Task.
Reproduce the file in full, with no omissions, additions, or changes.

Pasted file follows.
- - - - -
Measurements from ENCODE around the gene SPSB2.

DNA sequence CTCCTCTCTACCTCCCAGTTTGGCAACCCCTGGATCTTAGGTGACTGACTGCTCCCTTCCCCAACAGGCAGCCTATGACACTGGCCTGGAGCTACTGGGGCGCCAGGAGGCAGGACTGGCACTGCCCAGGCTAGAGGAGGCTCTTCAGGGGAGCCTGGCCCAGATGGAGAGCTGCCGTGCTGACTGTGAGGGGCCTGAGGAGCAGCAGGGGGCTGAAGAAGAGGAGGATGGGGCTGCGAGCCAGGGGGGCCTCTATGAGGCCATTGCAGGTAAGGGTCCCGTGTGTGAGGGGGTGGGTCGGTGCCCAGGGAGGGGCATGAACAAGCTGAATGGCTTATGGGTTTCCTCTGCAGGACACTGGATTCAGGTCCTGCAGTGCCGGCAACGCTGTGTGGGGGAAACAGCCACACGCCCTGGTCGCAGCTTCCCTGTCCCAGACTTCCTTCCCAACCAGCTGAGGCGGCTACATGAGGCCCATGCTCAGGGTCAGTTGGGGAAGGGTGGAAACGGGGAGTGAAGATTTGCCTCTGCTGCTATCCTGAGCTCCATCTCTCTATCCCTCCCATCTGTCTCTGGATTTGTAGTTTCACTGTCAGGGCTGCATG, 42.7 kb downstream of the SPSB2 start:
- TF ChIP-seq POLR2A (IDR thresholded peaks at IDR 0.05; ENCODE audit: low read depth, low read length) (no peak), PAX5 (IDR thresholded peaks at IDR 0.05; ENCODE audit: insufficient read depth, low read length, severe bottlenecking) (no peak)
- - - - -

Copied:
Measurements from ENCODE around the gene SPSB2.

DNA sequence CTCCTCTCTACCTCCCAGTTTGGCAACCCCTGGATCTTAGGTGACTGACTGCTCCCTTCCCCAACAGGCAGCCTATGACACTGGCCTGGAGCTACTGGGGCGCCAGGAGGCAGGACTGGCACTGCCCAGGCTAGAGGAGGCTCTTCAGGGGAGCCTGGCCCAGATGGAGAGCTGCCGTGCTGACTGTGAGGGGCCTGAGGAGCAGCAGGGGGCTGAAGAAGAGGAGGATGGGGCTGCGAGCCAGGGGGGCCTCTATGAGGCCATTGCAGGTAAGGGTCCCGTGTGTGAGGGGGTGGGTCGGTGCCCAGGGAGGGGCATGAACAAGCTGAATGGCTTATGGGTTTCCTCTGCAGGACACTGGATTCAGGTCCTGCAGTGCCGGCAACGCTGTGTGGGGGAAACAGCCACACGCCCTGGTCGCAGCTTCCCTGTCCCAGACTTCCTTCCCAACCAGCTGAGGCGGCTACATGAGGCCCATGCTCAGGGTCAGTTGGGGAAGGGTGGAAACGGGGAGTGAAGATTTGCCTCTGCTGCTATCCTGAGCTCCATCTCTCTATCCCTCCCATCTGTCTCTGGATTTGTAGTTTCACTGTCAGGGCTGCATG, 42.7 kb downstream of the SPSB2 start:
- TF ChIP-seq POLR2A (IDR thresholded peaks at IDR 0.05; ENCODE audit: low read depth, low read length) (no peak), PAX5 (IDR thresholded peaks at IDR 0.05; ENCODE audit: insufficient read depth, low read length, severe bottlenecking) (no peak)